Some of the issues with Turner are on Stotts, some on Lillard, and some are on Turner himself. For all the ways that he could become more of an asset to Portland, the fact remains that he’s a replacement-level NBA player that was drafted way too highly (he’s a former no. 2 overall pick) and is paid way too much. No matter how serviceable he is in some areas of the game, he’ll always bring those stigmas to the table.
Basically, if Dame is Kevin Johnsonwith a jump shot, and CJ is Midget Reggie Millerwith a much worse team, Evan Turner is definitely Tim Thomas: the epitome of replacement-level production, someone who could be exchanged for a guy making $10 million less than him without the Blazers missing a beat.
What to Expect in 2018-19
We can expect more of the same from ET this season, maybe with a little difference in efficiency or production. Hopefully, he can play the sixth-man role more this season, and not start so often; last year, he made 40 starts out of his 79 games played. That was a product of Stotts not trusting Harkless, and the wing options behind Turner and Mo being unproven or underwhelming.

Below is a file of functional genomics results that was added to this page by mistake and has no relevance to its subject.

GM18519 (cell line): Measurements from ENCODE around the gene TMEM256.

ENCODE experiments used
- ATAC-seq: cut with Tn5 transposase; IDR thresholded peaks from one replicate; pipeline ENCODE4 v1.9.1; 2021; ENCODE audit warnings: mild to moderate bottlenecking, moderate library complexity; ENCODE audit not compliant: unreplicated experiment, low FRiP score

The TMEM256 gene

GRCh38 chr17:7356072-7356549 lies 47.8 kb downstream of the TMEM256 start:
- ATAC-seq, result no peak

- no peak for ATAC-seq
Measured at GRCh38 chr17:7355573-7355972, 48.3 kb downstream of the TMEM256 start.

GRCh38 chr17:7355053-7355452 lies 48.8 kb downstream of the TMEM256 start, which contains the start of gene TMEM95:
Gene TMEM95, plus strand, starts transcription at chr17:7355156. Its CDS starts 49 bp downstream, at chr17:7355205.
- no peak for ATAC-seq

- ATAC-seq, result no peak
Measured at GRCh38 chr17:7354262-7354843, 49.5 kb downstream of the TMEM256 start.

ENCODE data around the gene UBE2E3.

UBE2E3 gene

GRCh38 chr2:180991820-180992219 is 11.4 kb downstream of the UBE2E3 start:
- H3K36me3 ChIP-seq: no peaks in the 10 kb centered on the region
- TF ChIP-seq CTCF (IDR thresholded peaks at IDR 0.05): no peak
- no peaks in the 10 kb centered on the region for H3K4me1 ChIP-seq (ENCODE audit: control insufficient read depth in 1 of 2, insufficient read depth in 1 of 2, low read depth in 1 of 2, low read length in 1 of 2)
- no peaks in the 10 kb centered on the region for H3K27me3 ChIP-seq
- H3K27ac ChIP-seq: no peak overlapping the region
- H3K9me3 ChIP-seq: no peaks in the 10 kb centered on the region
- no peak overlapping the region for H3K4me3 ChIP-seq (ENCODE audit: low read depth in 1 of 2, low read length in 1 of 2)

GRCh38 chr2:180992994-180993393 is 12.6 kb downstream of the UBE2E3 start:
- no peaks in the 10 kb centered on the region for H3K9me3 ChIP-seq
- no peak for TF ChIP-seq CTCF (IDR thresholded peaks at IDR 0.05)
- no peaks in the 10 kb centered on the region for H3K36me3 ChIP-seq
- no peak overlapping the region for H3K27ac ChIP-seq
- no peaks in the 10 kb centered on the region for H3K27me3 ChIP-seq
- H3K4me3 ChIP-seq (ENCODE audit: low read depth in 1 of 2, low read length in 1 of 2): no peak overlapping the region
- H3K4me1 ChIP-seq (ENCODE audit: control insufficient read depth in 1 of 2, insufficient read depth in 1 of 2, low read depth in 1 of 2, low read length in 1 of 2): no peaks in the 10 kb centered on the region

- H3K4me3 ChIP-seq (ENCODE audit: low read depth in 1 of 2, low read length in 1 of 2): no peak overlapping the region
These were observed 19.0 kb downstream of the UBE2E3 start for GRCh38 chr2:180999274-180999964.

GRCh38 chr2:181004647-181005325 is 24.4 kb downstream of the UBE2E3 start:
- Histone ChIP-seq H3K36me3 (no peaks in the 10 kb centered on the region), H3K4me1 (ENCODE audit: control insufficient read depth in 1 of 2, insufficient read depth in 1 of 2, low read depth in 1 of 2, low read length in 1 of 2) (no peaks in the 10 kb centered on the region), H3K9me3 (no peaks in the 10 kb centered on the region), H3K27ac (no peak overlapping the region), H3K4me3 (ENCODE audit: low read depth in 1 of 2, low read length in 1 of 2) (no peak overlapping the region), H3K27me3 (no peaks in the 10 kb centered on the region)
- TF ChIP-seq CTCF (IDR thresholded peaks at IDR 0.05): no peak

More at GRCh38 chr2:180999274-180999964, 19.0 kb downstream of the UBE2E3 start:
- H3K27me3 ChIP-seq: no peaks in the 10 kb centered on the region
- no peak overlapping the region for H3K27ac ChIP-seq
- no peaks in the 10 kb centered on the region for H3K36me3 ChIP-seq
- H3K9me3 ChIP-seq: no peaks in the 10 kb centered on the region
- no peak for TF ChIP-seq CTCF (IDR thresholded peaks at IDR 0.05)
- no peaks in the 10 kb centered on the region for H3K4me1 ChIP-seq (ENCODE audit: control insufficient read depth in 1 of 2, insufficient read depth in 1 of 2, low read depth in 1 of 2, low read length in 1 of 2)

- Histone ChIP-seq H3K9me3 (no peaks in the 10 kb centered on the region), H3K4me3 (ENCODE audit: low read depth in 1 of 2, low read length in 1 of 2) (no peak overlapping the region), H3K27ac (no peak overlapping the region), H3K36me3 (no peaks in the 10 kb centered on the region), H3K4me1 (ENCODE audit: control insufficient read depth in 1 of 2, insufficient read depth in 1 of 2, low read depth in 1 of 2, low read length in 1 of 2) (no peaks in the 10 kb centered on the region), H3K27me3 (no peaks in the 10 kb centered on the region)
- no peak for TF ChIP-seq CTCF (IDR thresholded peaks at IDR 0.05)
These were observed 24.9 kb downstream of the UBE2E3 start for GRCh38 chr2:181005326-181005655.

We can also expect more frustration around Turner as a player in general. His contract is a sore spot now, and has stained General Manager Neil Olshey’s reputation here, as well as strained his relationship with the fans. Bryant and I are not immune to the antipathy towards Olshey, either; in our Google Doc spreadsheet where we organize this series and sort out who writes about who, we put “Evan Turner’s Future Expiring Contract” in the draft pool. That’s what he is now, a Future Expiring Contract that will turn into an Expiring Contract in summer 2019.
It’s a shame, for Turner is a nice guy and a class act. Most fans can’t differentiate between the model citizen and the grossly overpaid role player; that’s why they’re fans.
Portland doesn’t have any assets of real value, other than a first-round pick that will likely be somewhere between 12 and 20 this summer (unless the Blazers drastically overperform or underwhelm) and McCollum. CJ makes enough money that he could be swapped straight-up for most guys in the NBA, but a team looking for a bit of cap relief might welcome Turner’s deal in a large, hypothetical trade next summer, or even in January if Olshey does a complete 180 on his No Trade CJ stance (or owner Paul Allen orders him to make a trade).
All that noise is just speculation and wishful thinking, though. Right now, the Trail Blazers are sitting on a roster that doesn’t have a high ceiling, but has a high floor. The only influence Evan Turner has on the fortunes of his team, however, is with his bloated contract. Another year being saddled with the worst free-agent signing in Blazer history awaits. Yay.
Check out the earlier parts of this series: